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Bayesian Input Variable Selection Using Posterior Probabilities and Expected Utilities
, 2002
"... We consider the input variable selection in complex Bayesian hierarchical models. Our goal is to find a model with the smallest number of input variables having statistically or practically at least the same expected utility as the full model with all the available inputs. A good estimate for the ..."
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Cited by 6 (1 self)
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We consider the input variable selection in complex Bayesian hierarchical models. Our goal is to find a model with the smallest number of input variables having statistically or practically at least the same expected utility as the full model with all the available inputs. A good estimate for the expected utility can be computed using crossvalidation predictive densities. In the case of input selection and a large number of input combinations, the computation of the crossvalidation predictive densities for each model easily becomes computationally prohibitive. We propose to use the posterior probabilities obtained via variable dimension MCMC methods to find out potentially useful input combinations, for which the final model choice and assessment is done using the expected utilities.
Darwinian Evolution in Parallel Universes: A Parallel Genetic Algorithm for Variable Selection
"... The need to identify a few important variables that affect a certain outcome of interest commonly arises in various industrial engineering applications. The genetic algorithm (GA) appears to be a natural tool for solving such a problem. In this article we first demonstrate that the GA is actually no ..."
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Cited by 5 (1 self)
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The need to identify a few important variables that affect a certain outcome of interest commonly arises in various industrial engineering applications. The genetic algorithm (GA) appears to be a natural tool for solving such a problem. In this article we first demonstrate that the GA is actually not a particularly effective variable selection tool, and then propose a very simple modification. Our idea is to run a number of GAs in parallel without allowing each GA to fully converge, and to consolidate the information from all the individual GAs in the end. We call the resulting algorithm the parallel genetic algorithm (PGA). Using a number of both simulated and real examples, we show that the PGA is an interesting as well as highly competitive and easytouse variable selection tool.
Model Selection via Predictive Explanatory Power 20
 Helsinki University of Technology, Laboratory of Computational Engineering
, 1998
"... We consider model selection as a decision problem from a predictive perspective. The optimal Bayesian way of handling model uncertainty is to integrate over model space. Model selection can then be seen as point estimation in the model space. We propose a model selection method based on KullbackLei ..."
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Cited by 2 (0 self)
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We consider model selection as a decision problem from a predictive perspective. The optimal Bayesian way of handling model uncertainty is to integrate over model space. Model selection can then be seen as point estimation in the model space. We propose a model selection method based on KullbackLeibler divergence from the predictive distribution of the full model to the predictive distributions of the submodels. The loss of predictive explanatory power is defined as the expectation of this predictive discrepancy. The goal is to find the simplest submodel which has a similar predictive distribution as the full model, that is, the simplest submodel whose loss of explanatory power is acceptable. To compute the expected predictive discrepancy between complex models, for which analytical solutions do not exist, we propose to use predictive distributions obtained via kfold crossvalidation. We compare the performance of the method to posterior probabilities (Bayes factors), deviance information criteria (DIC) and direct maximization of the expected utility via crossvalidation.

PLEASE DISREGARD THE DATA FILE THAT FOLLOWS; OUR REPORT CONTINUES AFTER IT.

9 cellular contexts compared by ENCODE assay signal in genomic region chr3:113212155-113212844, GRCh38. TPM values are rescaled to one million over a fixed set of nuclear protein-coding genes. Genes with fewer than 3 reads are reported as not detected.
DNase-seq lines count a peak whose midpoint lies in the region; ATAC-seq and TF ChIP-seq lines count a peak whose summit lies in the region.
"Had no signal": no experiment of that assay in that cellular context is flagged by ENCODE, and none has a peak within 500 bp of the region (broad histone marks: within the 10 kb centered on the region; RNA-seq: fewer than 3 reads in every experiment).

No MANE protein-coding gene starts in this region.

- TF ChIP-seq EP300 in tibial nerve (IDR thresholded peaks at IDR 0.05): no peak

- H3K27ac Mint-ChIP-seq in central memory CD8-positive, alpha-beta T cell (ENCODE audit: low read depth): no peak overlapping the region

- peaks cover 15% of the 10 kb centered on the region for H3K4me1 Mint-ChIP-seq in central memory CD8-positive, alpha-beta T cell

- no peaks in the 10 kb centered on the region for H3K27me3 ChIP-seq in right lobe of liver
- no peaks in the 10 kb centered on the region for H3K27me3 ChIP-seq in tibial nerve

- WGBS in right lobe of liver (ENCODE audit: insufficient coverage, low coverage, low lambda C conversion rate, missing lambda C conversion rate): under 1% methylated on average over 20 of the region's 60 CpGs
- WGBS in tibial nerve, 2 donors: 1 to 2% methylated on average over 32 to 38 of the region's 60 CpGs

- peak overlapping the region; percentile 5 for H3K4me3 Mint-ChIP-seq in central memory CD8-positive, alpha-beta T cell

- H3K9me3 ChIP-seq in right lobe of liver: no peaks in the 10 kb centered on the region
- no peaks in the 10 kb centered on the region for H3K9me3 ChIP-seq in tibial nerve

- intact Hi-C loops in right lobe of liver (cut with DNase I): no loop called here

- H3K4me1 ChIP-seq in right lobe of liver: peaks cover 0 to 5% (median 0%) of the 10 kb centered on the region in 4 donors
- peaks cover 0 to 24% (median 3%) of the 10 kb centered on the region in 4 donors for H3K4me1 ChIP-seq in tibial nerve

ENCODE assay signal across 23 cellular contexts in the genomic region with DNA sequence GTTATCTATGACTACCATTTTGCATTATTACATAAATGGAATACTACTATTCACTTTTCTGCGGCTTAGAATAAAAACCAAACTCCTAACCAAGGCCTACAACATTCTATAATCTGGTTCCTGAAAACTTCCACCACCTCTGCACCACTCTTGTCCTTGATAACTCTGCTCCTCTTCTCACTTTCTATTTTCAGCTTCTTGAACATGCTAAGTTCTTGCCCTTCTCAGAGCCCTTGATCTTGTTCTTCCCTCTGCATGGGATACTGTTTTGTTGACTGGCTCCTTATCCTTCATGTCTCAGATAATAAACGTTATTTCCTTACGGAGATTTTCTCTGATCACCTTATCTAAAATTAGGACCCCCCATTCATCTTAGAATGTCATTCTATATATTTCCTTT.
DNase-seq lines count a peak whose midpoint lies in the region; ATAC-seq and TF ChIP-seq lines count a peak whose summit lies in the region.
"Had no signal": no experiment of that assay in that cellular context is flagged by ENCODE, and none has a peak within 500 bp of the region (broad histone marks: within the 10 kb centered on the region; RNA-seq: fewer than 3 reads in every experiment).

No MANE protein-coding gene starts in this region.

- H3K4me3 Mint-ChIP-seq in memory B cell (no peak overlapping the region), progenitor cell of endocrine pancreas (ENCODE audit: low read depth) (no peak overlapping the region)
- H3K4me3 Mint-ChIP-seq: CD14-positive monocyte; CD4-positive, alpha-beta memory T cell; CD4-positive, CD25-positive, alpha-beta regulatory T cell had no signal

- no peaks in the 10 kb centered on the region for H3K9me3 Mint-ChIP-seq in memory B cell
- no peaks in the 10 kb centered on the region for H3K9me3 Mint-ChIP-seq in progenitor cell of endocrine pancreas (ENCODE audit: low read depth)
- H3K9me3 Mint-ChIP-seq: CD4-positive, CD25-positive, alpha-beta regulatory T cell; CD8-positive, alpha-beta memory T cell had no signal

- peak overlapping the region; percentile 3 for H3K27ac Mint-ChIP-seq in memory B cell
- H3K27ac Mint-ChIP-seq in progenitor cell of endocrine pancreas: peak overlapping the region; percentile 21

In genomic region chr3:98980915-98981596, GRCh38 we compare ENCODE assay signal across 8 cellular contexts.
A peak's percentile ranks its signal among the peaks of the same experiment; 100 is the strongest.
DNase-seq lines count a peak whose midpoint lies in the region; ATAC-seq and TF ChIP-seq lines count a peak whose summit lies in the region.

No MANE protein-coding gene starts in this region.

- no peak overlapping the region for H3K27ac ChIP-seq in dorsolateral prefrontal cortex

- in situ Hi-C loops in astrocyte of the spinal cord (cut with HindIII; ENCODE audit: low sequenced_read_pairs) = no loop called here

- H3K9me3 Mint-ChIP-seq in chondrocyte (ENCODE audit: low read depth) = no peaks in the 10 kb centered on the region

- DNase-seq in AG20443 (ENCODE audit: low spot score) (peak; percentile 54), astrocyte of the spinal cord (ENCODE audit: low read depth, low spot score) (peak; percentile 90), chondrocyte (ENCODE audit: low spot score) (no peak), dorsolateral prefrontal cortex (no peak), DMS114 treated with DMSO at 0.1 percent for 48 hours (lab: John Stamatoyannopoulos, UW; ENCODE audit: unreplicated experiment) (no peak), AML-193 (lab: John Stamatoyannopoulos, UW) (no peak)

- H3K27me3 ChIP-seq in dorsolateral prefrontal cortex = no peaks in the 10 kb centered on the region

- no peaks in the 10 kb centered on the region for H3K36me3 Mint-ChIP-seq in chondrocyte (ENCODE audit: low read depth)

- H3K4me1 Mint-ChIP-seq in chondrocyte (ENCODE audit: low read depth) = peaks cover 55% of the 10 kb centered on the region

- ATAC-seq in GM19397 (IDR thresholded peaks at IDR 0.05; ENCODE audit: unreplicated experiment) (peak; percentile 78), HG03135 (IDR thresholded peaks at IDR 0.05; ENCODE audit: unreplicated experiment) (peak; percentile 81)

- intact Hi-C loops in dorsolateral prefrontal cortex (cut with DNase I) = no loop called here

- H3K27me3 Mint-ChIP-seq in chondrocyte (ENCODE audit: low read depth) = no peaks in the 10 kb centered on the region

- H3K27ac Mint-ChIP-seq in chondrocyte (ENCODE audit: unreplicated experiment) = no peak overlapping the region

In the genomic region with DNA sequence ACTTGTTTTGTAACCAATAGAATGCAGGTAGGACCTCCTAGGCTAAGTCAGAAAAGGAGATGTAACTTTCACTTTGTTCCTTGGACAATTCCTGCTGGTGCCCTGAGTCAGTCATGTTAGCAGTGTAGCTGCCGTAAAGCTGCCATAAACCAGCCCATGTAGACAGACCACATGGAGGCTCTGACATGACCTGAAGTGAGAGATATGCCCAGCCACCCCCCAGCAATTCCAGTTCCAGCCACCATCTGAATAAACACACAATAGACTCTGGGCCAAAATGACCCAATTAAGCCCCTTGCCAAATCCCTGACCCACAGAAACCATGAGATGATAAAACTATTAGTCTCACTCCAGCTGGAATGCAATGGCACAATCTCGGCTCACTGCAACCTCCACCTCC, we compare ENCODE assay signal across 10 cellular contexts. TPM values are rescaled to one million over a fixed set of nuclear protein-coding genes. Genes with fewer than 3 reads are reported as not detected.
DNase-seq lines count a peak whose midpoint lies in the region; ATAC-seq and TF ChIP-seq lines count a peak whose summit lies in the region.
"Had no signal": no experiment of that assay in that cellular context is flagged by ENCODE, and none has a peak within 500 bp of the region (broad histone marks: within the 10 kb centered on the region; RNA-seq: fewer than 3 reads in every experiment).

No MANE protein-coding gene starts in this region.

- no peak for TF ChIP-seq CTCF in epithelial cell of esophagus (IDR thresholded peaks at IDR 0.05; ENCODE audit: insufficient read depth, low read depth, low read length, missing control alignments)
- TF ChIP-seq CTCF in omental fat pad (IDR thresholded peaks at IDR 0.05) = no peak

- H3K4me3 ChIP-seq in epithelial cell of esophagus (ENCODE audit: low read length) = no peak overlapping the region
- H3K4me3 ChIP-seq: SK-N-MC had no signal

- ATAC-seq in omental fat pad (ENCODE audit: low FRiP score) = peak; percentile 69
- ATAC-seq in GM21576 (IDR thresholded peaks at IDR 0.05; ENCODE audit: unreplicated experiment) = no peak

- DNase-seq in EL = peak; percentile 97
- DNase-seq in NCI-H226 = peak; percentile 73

Expected Utility Estimation via CrossValidation
, 2003
"... SSVALIDATION; MODEL ASSESSMENT; MODEL COMPARISON; PREDICTIVE DENSITIES; INFORMATION CRITERIA. 1. INTRODUCTION 1.1. Expected Utilities In prediction and decision problems, it is natural to assess the predictive ability of the model by estimating the expected utilities, that is, the relative valu ..."
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SSVALIDATION; MODEL ASSESSMENT; MODEL COMPARISON; PREDICTIVE DENSITIES; INFORMATION CRITERIA. 1. INTRODUCTION 1.1. Expected Utilities In prediction and decision problems, it is natural to assess the predictive ability of the model by estimating the expected utilities, that is, the relative values of consequences of using the model (Good, 1952; Bernardo and Smith, 1994). The posterior predictive distribution of output y for the new input x given the training data D = ); i = 1, 2, . . . , n} is obtained by , D,M) = Z , #, D,M)p(# , D,M)d#. where # denotes all the model parameters and hyperparameters of the prior structures and M is all the prior knowledge in the model specification. We assume that knowing does not give more information about #, that is, p(# , D,M) = p(# D,M ). We would like to estimate how good our model is by estimating the quality of the predictions the model makes for future observations from the same process that generate
unknown title
, 901
"... Bayesian projection approaches to variable selection and exploring model uncertainty ..."
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Bayesian projection approaches to variable selection and exploring model uncertainty